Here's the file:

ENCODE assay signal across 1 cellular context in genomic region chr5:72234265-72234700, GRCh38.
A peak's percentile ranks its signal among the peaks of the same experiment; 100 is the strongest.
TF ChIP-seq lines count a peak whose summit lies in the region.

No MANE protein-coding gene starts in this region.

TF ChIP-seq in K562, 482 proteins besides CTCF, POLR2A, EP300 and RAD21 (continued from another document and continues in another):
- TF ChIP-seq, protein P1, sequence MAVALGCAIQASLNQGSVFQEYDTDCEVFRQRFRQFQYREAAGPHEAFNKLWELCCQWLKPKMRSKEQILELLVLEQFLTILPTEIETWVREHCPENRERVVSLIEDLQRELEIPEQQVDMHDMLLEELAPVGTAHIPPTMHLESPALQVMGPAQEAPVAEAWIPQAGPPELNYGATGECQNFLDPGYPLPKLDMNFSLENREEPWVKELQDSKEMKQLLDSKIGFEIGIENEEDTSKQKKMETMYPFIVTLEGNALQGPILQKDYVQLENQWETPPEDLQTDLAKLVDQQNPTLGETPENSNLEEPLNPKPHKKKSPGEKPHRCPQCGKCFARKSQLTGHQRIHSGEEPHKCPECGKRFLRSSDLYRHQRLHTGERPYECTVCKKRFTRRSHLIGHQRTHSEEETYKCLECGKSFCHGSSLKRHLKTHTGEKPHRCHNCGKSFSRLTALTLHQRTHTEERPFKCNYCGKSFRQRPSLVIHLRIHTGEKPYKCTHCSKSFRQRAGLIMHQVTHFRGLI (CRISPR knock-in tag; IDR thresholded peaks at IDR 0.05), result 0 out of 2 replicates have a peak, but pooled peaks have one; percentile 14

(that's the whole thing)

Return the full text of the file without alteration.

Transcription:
ENCODE assay signal across 1 cellular context in genomic region chr5:72234265-72234700, GRCh38.
A peak's percentile ranks its signal among the peaks of the same experiment; 100 is the strongest.
TF ChIP-seq lines count a peak whose summit lies in the region.

No MANE protein-coding gene starts in this region.

TF ChIP-seq in K562, 482 proteins besides CTCF, POLR2A, EP300 and RAD21 (continued from another document and continues in another):
- TF ChIP-seq, protein P1, sequence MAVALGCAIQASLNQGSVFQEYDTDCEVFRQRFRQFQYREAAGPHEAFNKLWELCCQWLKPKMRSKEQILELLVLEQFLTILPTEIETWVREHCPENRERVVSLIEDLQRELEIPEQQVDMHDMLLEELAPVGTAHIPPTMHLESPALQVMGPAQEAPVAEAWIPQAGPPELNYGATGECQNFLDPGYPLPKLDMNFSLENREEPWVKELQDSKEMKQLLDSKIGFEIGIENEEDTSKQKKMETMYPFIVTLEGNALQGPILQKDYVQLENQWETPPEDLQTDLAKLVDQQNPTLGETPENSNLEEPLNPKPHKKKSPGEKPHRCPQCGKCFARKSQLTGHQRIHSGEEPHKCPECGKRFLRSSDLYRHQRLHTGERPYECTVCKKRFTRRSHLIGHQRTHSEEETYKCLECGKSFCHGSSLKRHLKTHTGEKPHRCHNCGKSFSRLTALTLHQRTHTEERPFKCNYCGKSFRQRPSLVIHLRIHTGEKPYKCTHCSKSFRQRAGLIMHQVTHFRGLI (CRISPR knock-in tag; IDR thresholded peaks at IDR 0.05), result 0 out of 2 replicates have a peak, but pooled peaks have one; percentile 14